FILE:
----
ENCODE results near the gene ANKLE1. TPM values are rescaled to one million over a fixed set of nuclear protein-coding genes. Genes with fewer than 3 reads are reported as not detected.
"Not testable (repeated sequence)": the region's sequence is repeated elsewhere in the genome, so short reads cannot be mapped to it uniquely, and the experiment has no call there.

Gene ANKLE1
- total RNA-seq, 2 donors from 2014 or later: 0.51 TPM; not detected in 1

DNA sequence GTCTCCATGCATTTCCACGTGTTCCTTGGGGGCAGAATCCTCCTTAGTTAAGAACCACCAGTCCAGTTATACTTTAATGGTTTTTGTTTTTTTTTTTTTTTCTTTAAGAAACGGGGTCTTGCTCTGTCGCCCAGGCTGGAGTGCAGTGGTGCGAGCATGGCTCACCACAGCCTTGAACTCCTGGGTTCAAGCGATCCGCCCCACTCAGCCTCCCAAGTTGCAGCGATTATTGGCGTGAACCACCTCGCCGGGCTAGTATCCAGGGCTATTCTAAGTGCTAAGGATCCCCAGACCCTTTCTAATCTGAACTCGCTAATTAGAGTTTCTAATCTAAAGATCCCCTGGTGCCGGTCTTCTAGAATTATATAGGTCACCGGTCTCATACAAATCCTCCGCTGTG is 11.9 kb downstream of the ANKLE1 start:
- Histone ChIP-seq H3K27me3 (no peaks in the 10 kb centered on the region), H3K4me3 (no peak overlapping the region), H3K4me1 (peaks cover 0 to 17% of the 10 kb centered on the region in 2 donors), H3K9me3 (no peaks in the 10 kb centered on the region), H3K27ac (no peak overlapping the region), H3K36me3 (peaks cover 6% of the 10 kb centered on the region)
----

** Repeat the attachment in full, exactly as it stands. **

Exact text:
ENCODE results near the gene ANKLE1. TPM values are rescaled to one million over a fixed set of nuclear protein-coding genes. Genes with fewer than 3 reads are reported as not detected.
"Not testable (repeated sequence)": the region's sequence is repeated elsewhere in the genome, so short reads cannot be mapped to it uniquely, and the experiment has no call there.

Gene ANKLE1
- total RNA-seq, 2 donors from 2014 or later: 0.51 TPM; not detected in 1

DNA sequence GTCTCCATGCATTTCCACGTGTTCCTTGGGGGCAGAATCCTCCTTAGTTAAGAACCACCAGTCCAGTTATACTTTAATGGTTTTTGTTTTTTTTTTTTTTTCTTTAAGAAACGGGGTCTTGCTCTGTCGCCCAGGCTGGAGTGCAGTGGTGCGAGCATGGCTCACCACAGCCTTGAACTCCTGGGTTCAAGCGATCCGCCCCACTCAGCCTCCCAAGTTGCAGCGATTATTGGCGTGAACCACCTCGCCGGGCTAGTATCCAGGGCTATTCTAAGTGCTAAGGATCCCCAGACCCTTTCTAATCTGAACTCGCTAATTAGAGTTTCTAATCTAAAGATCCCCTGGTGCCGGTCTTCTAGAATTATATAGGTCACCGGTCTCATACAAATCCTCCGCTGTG is 11.9 kb downstream of the ANKLE1 start:
- Histone ChIP-seq H3K27me3 (no peaks in the 10 kb centered on the region), H3K4me3 (no peak overlapping the region), H3K4me1 (peaks cover 0 to 17% of the 10 kb centered on the region in 2 donors), H3K9me3 (no peaks in the 10 kb centered on the region), H3K27ac (no peak overlapping the region), H3K36me3 (peaks cover 6% of the 10 kb centered on the region)